We’ve heard of peak oil and peak TV to indicate a point in time when growth ends and decline begins.
It appears that we have reached a similar peak in languages.
Last year was the first time in 19 editions of the Web Globalization Report Card that the net total of languages added and lost fell into negative territory.
As seen below, the average number of languages supported by the leading global brands dropped to 33 from the year before.
Deglobalization is definitely a factor. China has long posed a challenging market for many global brands, so much so that some have given up on the country entirely. And for the past 18 months, we’ve seen a wave of global companies withdraw completely from Russia, shutting down operations as well as websites.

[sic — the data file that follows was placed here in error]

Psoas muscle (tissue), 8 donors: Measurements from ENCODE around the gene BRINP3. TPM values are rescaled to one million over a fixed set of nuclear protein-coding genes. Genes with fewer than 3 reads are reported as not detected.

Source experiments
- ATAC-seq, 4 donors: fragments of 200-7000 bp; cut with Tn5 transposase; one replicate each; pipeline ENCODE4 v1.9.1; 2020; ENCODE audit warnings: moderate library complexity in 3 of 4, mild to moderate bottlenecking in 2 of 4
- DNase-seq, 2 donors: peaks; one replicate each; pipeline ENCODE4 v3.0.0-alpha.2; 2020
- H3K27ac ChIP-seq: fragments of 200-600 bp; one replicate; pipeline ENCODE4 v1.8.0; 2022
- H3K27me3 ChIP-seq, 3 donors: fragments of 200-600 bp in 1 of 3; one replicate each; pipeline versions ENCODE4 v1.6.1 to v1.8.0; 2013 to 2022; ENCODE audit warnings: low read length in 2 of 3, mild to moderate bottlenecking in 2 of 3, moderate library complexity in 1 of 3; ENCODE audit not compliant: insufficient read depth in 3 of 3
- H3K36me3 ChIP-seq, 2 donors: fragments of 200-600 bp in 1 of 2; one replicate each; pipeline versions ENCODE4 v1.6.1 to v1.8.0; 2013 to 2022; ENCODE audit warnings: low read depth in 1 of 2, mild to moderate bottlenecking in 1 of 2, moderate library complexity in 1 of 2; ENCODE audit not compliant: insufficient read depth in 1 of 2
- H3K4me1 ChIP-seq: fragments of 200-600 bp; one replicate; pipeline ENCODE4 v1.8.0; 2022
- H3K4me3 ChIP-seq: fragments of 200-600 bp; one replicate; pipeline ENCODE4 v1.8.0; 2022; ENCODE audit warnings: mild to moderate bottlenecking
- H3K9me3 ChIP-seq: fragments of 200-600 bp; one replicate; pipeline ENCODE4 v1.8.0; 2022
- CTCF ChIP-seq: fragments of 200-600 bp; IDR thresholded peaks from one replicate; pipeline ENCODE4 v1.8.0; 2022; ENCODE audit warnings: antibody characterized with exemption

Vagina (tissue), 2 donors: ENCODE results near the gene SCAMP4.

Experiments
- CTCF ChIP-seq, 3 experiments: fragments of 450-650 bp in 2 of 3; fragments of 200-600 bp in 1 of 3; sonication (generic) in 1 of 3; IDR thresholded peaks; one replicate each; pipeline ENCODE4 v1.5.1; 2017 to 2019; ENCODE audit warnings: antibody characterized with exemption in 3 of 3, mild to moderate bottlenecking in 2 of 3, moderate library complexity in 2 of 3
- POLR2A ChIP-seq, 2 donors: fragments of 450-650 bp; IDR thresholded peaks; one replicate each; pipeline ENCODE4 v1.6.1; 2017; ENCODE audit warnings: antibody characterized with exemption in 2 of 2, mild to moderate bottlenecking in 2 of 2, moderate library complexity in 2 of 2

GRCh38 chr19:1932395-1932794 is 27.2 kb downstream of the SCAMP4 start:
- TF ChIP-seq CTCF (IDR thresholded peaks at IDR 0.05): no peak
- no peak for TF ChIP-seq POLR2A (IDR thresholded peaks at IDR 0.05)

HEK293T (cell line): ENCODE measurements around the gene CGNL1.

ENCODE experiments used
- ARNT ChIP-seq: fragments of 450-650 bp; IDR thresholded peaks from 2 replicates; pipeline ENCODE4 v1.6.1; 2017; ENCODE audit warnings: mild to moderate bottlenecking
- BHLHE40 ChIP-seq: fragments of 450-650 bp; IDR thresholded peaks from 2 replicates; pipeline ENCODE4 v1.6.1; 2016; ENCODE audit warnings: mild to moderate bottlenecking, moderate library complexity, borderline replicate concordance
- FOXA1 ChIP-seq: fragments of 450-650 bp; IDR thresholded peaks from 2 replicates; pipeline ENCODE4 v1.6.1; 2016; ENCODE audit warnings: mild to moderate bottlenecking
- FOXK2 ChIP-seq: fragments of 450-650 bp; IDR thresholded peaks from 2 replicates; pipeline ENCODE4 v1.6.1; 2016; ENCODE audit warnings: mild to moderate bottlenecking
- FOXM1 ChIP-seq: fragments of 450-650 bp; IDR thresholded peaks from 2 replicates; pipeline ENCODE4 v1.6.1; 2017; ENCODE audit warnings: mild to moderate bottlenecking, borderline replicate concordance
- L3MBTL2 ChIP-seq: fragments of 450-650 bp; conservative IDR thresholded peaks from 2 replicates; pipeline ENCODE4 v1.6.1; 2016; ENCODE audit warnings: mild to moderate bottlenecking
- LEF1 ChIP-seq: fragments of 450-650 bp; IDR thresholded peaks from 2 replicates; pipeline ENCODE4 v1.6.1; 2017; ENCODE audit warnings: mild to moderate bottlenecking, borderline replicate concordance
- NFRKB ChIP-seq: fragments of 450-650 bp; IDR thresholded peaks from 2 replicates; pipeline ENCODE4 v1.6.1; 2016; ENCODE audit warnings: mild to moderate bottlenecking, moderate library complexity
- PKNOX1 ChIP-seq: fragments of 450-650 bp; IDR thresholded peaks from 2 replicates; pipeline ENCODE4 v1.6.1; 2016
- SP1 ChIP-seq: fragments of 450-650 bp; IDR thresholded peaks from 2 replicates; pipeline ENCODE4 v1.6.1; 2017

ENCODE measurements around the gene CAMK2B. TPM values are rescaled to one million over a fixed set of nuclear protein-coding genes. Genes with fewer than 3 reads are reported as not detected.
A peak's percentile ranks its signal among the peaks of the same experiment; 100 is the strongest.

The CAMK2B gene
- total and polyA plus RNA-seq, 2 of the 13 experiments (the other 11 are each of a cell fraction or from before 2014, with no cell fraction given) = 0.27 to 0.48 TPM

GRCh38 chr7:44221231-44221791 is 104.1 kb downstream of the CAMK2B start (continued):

Now, to be clear, I don’t believe web globalization is on the decline.
I believe we’re in a period of resetting expectations and resetting global strategies. As I have long documented in the Report Card, too many companies have historically done a poor job of web localization. And as companies face economic headwinds, it’s natural for executives to reexamine these local websites and the underlying strategies and expectations.
Web globalization is a journey without end. Yes, we’ve hit a bit of a detour in that journey, yet I’m confident that we remind on the cusp of another wave of global and linguistic growth.
To learn more, check out the 2023 Web Globalization Report Card.